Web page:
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Left parties and Indo-US nuclear deal

Date: 07 August 2021 Tags: India & World


A new published book by former foreign secretary Vijay Gokhale has alleged that China used left parties in India to create opposition to Indo-US nuclear deal.



Gokhale, who was a former ambassador to China, has vast experience in dealing with China and its policies. His new memoir is named The Long Game: How the Chinese Negotiate with India.



  • Indo-US nuclear deal was a historic pact that gave legitimate recognition to Indian nuclear program. It was taking place during 2007 and 2008. 

  • Left parties had long opposition to Congress ideology but four of them went ahead and extended support to the party from outside to form the government in 2004.

  • The relationship was always expected to be bumpy considering ideological differences as well as stubborn nature of left party culture.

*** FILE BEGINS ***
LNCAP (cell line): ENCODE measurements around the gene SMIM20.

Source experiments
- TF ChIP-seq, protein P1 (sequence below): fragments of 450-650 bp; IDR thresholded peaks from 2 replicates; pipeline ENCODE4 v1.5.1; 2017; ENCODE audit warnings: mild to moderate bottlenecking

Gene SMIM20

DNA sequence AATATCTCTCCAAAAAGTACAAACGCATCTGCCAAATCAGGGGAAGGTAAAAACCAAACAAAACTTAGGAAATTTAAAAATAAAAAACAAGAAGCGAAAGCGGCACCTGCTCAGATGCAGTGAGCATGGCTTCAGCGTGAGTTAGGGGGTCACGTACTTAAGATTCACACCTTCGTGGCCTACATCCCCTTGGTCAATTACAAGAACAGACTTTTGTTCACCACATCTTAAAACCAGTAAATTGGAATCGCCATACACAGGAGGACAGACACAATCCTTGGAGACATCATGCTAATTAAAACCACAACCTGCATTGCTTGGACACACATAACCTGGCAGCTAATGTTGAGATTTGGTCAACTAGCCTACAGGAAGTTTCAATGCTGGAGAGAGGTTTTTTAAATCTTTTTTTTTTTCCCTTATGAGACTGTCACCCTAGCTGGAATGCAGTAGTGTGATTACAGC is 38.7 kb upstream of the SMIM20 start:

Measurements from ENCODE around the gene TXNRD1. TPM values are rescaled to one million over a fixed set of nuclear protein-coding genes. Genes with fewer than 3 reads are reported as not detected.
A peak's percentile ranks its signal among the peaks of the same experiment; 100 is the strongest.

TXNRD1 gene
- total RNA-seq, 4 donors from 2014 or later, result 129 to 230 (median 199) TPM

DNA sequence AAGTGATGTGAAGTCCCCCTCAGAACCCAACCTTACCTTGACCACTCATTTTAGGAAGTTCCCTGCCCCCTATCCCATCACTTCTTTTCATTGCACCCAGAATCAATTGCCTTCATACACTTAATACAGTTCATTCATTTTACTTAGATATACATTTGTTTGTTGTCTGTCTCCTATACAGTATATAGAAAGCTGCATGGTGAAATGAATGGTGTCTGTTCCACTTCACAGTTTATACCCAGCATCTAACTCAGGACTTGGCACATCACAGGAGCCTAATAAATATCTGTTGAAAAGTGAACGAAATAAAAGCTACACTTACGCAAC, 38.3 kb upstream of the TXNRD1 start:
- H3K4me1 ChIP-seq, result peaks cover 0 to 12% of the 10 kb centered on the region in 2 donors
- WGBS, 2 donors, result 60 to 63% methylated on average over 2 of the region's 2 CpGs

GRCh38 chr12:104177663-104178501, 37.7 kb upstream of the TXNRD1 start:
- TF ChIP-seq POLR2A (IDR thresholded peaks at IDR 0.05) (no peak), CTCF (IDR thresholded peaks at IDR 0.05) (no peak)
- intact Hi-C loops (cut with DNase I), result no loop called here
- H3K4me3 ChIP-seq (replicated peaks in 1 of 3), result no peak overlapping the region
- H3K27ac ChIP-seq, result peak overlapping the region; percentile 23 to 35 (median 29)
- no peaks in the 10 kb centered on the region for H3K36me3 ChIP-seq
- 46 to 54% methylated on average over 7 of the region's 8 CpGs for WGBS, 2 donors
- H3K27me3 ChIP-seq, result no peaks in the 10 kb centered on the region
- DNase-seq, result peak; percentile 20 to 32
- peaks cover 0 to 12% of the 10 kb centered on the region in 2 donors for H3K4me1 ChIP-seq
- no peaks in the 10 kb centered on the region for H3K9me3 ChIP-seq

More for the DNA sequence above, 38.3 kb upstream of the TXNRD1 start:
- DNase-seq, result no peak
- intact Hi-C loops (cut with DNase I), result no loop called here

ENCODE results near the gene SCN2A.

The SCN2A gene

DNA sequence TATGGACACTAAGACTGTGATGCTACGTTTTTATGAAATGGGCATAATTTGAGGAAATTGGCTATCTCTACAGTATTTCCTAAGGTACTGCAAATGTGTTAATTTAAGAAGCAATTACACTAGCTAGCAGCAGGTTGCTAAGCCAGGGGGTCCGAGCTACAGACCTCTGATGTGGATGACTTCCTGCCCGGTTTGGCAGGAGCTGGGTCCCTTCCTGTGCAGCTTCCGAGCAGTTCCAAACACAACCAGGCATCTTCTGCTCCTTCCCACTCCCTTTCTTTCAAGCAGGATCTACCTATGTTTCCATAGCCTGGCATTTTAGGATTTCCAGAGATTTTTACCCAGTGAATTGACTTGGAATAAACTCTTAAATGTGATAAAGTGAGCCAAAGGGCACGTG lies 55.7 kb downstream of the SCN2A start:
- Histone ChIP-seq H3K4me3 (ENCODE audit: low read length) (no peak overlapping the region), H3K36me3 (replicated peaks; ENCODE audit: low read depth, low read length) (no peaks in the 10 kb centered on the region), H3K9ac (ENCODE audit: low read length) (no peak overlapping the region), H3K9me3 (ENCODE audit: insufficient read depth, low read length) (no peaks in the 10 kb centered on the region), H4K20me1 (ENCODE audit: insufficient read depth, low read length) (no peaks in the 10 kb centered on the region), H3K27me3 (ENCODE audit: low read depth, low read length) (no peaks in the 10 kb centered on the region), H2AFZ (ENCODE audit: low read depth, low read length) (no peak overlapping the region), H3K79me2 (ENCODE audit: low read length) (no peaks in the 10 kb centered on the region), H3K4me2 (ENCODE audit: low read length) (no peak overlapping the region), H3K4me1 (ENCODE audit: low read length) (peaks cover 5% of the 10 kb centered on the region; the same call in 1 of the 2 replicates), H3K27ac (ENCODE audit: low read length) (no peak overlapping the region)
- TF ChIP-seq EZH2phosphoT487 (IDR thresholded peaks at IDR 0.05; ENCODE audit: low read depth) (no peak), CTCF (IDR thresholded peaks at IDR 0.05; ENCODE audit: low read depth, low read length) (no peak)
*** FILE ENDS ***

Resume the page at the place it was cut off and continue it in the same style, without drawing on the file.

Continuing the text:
Start of conflict

  • The problem started when PM Dr Manmohan Singh announced that India and US would be resurrecting the civil nuclear cooperation deal.

  • The CPI (M) was the first to raise the banner of opposition in 2005. The rift started to widen between the coalition partners in future.

  • Finally, the left parties took back the support from the government in 2008. The government survived the no-confidence motion that followed.


The Left party ideology

  • Left parties had long and cordial relations with Chinese and Russian communist parties. They looked upto them for ideology and inspiration.

  • They have strong opposition to strategic and military relations between India and the US. They consider US as imperialists.

  • The left parties say that US has been preventing the rise of China as a major international players by using India as a counter-weight.


The agreement

  • The government signed the ‘Agreement for Cooperation between the Government of the United States of America and the Government of India concerning peaceful uses of nuclear energy’.

  • It was known popularly as 123 agreement. The left parties demanded government not to go ahead with implementation without discussions in the parliament.

  • Regardless of the opposition, the government did not budge. PM Manmohan Singh dared the left parties to withdraw support.

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